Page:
On April 30, FERC held a technical conference to review scientific claims and policy arguments about geomagnetic disturbances, known as GMD—how some say that a once-in-a-century solar storm could...
Efficient Regulation, Efficient Grid
Intelligent infrastructure requires an intelligent policy framework.
as they have for 50 years: The cost of the asset is returned over its useful life with an allowed rate of return for investor-owned utilities, and allowed margin and costs spread across the customer base for both municipal systems and cooperatives. This capital-recovery mechanism is added to the assumed operating benefits to determine the go-or-no-go decision on the investment in infrastructure. Nowhere in this model, even in a decoupled world, is value given to customers in terms of utilities increasing efficiency and lowering operating and planning costs. Nowhere are investors rewarded for innovation and risk associated with new technologies compared to alternative traditional options.
Grid Efficiency Framework
The solution to this dilemma is a grid-efficiency framework that, when coupled with regulatory support, creates an answer to resolve the financial disincentives that exists in the system and the lack of rewards delivered to the consumer, the utility and society for technological innovation related to the intelligent infrastructure.
The GEF mirrors the value chain, allowing proper compensation to all participants including investors, customers, utility and society. The basic tenet of the GEF is found in a three-factor formula:
First, the technology-deploying entity is allowed full and/or accelerated cost recovery on assets that are linked to the smart grid and have a proven improvement of performance efficiency over baseline equipment. Utilities can be granted expedited rate hearings outside of the stringent requirements associated with a full-blown rate case. Utilities can be granted rate relief on an interim basis subject to true-up and formal adoption in a rate case, thereby minimizing risk associated with regulatory lag.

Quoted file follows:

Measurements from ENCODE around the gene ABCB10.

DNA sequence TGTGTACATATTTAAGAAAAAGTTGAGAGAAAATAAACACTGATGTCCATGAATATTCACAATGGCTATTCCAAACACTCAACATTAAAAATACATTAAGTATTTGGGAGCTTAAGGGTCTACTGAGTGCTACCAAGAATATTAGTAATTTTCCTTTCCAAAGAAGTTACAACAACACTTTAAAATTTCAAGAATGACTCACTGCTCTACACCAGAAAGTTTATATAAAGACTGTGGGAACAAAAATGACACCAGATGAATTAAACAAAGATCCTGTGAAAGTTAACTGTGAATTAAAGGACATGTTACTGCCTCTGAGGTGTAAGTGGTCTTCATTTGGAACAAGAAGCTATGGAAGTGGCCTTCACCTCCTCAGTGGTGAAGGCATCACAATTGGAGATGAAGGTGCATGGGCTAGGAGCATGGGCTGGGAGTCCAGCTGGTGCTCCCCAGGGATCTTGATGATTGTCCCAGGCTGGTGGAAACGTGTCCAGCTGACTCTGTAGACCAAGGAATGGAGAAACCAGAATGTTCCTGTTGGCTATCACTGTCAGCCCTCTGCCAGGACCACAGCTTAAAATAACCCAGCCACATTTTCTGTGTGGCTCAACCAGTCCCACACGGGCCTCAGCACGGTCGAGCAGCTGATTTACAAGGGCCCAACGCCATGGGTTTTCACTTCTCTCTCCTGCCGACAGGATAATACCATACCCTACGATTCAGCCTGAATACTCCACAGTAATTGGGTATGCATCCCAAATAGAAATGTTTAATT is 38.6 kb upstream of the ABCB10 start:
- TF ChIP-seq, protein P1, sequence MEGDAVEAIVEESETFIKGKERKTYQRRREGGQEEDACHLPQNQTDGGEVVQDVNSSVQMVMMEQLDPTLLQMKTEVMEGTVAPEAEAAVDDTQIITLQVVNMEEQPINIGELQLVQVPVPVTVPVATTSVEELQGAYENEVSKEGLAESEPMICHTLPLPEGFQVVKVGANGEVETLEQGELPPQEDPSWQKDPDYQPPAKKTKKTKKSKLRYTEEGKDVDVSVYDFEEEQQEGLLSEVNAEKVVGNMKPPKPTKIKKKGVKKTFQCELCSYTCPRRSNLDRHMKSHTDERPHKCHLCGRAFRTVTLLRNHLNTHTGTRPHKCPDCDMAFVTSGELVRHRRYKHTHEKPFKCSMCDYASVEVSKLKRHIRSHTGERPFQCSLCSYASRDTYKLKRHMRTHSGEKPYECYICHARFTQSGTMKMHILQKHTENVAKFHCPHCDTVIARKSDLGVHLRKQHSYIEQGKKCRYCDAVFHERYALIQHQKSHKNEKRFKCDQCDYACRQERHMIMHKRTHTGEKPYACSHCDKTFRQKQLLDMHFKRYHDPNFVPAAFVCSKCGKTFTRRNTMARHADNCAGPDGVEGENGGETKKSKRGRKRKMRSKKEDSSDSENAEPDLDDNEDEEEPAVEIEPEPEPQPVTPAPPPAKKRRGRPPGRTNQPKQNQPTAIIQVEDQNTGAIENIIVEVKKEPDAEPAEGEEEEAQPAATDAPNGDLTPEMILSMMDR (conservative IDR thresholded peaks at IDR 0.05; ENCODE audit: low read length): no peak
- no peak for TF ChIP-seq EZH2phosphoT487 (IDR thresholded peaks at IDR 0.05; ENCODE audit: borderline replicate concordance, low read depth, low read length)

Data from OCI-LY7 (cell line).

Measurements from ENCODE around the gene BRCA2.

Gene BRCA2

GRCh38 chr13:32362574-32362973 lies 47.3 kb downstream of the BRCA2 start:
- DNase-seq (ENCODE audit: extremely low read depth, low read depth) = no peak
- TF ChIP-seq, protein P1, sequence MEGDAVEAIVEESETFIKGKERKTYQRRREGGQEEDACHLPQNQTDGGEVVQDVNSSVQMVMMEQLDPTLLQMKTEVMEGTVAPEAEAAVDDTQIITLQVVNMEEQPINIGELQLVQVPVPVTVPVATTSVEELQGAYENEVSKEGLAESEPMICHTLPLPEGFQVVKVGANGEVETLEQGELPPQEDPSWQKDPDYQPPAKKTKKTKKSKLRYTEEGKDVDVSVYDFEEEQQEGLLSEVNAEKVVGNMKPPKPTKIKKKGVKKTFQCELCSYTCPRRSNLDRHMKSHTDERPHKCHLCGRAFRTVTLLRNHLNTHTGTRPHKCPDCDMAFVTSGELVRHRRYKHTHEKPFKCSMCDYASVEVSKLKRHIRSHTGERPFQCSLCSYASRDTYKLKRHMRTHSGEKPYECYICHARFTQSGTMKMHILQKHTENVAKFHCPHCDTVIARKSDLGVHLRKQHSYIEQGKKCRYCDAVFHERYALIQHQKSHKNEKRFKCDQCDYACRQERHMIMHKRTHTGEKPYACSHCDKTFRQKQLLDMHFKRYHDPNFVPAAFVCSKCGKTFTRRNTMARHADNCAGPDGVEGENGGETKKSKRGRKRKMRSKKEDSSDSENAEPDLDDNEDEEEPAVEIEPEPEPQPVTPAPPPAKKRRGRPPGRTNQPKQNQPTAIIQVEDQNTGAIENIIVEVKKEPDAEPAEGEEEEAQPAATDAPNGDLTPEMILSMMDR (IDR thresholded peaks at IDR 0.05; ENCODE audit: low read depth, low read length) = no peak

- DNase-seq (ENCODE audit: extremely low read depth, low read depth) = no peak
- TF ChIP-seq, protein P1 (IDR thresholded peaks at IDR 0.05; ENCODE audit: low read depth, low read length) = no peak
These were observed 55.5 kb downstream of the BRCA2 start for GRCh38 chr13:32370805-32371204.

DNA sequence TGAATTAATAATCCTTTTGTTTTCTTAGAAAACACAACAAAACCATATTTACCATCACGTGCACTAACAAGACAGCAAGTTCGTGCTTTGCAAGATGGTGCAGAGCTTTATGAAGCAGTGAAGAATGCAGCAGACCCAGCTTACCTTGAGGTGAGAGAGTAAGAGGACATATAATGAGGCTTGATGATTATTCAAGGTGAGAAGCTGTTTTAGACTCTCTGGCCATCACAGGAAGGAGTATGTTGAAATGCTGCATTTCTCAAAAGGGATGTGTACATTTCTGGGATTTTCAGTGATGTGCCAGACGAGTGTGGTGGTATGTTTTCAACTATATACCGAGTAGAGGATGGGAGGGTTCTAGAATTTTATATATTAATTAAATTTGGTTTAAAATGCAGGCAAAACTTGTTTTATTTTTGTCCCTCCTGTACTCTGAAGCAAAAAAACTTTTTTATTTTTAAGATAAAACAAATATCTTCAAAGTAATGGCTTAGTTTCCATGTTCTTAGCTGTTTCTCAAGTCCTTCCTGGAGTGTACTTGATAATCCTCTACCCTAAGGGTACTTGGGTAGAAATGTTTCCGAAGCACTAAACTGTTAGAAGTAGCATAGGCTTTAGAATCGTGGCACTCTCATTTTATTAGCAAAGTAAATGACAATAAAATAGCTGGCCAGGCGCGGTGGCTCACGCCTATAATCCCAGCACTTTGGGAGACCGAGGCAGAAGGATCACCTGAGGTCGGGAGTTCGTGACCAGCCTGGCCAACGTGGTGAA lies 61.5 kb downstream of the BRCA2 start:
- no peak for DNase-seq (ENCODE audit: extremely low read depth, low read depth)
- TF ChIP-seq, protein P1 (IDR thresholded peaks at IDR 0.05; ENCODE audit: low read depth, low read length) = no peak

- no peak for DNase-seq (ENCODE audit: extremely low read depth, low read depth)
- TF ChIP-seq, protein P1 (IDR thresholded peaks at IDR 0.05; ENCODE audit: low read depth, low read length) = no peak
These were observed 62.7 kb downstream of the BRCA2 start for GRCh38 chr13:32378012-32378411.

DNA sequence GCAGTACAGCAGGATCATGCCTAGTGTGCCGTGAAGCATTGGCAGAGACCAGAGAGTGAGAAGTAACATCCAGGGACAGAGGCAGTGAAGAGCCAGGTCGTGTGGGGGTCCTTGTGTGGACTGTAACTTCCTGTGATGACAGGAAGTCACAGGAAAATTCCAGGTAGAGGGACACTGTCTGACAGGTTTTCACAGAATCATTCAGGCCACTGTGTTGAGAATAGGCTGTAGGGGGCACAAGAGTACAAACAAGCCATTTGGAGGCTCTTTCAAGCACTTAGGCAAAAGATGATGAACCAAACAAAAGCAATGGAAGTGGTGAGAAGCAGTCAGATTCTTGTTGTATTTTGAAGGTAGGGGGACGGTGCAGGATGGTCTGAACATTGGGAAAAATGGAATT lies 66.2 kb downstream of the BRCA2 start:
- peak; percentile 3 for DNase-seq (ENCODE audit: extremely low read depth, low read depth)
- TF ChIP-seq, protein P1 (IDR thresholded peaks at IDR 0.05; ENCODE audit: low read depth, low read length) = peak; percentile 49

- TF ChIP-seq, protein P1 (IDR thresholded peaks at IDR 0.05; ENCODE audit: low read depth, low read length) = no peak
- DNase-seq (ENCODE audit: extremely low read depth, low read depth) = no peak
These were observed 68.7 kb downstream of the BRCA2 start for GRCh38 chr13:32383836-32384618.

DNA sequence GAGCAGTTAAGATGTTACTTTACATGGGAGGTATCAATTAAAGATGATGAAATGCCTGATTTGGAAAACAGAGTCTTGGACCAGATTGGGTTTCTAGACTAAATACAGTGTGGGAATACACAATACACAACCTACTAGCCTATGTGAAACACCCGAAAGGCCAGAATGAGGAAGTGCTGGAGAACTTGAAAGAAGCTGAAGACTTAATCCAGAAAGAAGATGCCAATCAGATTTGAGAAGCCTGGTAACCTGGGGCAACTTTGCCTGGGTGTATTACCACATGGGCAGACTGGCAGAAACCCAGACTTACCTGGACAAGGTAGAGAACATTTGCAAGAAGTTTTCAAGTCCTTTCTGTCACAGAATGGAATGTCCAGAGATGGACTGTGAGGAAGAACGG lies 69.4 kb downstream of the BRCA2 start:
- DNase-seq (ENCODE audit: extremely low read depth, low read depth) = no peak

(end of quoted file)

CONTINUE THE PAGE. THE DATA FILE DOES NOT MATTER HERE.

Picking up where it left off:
Second, the utility is allowed to share a portion of increased profits related to performance improvements with the remainder being passed on to customers in a profit sharing/cost reduction agreement. This is similar to performance-based rate (PBR) theory, where utilities can increase return given satisfactory performance measured against baseline metrics reflecting system operation and performance before and after smart grid.
Third, the utility is allowed to count, bank and then trade the value of the carbon reduction associated with load reduction and improved system losses, etc., in the market. Again, this can be shared with customers. By creating the GEF, the decision to invest in the best and latest technology is incented and rewarded.
Looking at the suite of grid-efficiency improvements and granting them the same (or increased) benefit of other capital assets can make a significant difference in moving the nation towards a lower carbon future. Some experts certainly will maintain that utilities today aren’t prevented from including any capital item in their rate-recovery requests, yet, in practice, a balancing act occurs in which investments of all kinds are traded off against each other in an effort to trim budgets and win regulatory (as well as internal) approval. Today, in a typical rate case, utilities and investors are rewarded for capital deployment in support of load growth and reliability. In the future, under GEF, utilities and investors will be rewarded for minimal system growth, while maintaining the highest efficiency and reliability across the system.
The GEF allows